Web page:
EU Competition Rule Irks British Ports
British Ports Association chief executive Richard Ballantyne has warned of ‘distortion of port markets’ that could result from the European Commission‘s adoption the new state aid law workaround for EU member states.
BPA represents 350 ports, terminal operators and port facilities accounting for 96% of the UK economy.
Its executive has critiqued the General Block Exemption Regulations (GBER), which let complying EU member states get around seeking EU permission for making grants to companies.
It targets easing aid-granting for governments at national, regional and local level, letting them fund more job creators and SMEs, the EU said.
GBER weakens the state aid restrictions included in the EU’s Communication on State Aid Modernisation (SAM), adopted in 2012, intended to ensure investments boost competitiveness.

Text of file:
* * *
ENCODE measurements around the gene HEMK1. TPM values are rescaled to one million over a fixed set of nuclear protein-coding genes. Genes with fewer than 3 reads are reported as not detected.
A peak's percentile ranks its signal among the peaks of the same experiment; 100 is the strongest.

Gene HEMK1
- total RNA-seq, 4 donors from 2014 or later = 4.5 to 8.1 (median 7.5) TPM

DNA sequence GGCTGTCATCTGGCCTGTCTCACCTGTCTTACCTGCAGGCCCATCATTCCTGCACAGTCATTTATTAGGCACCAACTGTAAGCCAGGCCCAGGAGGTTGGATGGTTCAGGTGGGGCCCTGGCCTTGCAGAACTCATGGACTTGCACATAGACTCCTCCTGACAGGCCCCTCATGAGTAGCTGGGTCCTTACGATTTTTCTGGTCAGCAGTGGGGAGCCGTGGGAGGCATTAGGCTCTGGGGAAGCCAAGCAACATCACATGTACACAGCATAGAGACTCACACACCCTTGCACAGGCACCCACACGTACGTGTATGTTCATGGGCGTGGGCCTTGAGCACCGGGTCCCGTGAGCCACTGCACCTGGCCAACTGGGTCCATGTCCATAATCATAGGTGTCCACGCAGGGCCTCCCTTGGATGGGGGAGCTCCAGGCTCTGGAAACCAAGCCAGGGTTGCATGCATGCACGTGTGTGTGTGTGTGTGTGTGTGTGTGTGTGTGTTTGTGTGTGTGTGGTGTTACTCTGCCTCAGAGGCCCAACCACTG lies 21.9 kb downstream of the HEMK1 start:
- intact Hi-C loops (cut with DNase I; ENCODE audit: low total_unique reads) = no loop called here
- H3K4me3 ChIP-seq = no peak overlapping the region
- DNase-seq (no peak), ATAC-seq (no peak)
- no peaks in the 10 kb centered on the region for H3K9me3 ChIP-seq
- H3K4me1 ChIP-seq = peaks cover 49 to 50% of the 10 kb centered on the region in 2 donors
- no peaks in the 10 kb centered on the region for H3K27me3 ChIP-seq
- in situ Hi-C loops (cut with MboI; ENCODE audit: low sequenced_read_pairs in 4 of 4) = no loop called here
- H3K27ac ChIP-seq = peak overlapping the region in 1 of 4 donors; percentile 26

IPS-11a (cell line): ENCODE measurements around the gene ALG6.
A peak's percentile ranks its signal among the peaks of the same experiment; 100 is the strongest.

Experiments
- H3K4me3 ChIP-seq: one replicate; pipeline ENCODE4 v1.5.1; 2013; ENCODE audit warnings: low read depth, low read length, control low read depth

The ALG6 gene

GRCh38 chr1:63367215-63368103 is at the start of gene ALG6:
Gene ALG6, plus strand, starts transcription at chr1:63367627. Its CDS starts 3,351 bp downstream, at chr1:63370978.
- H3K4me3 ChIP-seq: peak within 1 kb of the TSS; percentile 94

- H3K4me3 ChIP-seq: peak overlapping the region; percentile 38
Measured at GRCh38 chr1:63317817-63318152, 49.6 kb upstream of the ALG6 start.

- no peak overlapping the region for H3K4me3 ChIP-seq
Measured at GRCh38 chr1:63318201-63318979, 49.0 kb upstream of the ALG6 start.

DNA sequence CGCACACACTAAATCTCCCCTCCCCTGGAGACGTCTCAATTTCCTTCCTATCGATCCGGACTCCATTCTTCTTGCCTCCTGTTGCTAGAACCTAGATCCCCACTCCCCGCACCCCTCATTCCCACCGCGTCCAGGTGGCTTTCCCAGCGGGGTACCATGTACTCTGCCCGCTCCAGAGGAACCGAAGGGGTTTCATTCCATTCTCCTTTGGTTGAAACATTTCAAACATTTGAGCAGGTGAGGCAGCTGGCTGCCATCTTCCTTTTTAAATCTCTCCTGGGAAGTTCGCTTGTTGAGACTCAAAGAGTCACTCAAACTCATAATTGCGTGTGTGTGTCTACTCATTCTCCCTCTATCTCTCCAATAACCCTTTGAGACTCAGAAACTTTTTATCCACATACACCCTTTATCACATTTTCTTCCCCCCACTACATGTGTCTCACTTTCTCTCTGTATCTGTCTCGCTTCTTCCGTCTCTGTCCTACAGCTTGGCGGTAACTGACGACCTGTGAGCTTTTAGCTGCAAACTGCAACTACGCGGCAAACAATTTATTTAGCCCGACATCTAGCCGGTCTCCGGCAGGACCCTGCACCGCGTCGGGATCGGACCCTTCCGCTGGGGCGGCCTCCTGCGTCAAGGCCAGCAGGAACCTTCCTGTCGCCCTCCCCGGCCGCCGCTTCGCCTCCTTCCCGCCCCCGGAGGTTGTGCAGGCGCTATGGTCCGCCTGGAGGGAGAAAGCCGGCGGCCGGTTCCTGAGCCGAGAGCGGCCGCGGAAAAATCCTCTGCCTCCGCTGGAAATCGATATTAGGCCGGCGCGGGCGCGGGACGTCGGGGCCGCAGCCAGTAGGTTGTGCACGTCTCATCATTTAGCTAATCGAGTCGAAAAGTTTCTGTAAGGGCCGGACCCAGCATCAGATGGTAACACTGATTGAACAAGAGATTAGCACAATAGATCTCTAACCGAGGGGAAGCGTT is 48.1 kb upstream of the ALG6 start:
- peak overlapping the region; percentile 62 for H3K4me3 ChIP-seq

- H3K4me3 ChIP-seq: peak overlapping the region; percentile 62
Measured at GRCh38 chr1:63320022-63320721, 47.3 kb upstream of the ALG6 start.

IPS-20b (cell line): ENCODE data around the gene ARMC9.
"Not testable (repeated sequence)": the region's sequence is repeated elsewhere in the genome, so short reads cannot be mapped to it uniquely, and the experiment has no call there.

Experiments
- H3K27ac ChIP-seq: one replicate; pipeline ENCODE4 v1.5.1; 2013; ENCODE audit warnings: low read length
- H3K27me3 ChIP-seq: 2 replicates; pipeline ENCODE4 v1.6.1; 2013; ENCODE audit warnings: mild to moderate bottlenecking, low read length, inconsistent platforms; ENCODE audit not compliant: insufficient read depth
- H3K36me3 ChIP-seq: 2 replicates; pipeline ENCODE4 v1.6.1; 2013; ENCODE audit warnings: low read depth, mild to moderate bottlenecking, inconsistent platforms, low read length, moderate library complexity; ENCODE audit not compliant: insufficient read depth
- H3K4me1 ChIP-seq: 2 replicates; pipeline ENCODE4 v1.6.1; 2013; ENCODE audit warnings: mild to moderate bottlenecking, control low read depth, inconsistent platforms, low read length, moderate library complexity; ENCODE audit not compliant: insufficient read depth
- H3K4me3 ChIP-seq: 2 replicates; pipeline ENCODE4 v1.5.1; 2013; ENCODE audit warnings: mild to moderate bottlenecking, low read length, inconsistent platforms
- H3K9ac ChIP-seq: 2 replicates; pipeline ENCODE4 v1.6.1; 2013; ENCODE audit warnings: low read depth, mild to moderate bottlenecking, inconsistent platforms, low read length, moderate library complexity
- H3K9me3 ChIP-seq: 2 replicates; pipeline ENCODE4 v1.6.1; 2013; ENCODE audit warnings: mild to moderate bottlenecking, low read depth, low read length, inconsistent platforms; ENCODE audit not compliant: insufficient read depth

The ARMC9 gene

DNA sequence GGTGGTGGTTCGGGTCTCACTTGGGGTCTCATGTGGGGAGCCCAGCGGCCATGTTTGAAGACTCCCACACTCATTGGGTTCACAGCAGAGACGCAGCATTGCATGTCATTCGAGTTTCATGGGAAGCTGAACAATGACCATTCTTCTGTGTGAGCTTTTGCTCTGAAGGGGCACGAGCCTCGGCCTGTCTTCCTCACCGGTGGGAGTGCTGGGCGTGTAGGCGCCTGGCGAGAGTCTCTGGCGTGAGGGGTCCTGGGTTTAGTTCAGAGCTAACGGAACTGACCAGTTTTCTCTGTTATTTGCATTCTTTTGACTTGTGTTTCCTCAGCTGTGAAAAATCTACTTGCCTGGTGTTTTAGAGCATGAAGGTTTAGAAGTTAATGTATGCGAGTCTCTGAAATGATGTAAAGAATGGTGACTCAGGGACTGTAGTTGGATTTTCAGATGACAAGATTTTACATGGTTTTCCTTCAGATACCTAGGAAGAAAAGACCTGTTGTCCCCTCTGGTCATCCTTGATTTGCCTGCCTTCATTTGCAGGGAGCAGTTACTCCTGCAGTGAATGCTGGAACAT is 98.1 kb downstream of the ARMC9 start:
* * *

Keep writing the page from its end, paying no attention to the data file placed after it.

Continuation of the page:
British Ports Association Chief Executive Richard Ballantyne said: "While we fully appreciate the diverse nature of the European ports industry, we are disappointed that the revised GBER does not do more to limit potential market distortion.
“The GBER now effectively means that subsided dredging activity can be exempted from state aid restrictions. A number of British ports have voiced concerns about subsidies for both capital projects and maintenance dredging at European ports, potentially disadvantaging the UK’s private sector ports industry."
BPA further has released a statement supporting UK Prime Minister Teresa May’s commitment to ‘frictionless trade’ following the UK’s departure from the EU.
It wants to ensure that Brexit negotiations lead to an agreement where no additional burdens are placed at UK frontiers and borders, including for foreign fishing vessels.
It also supports the construction of an ultra-deep water port for oil and gas platform decommissioning in the North Sea.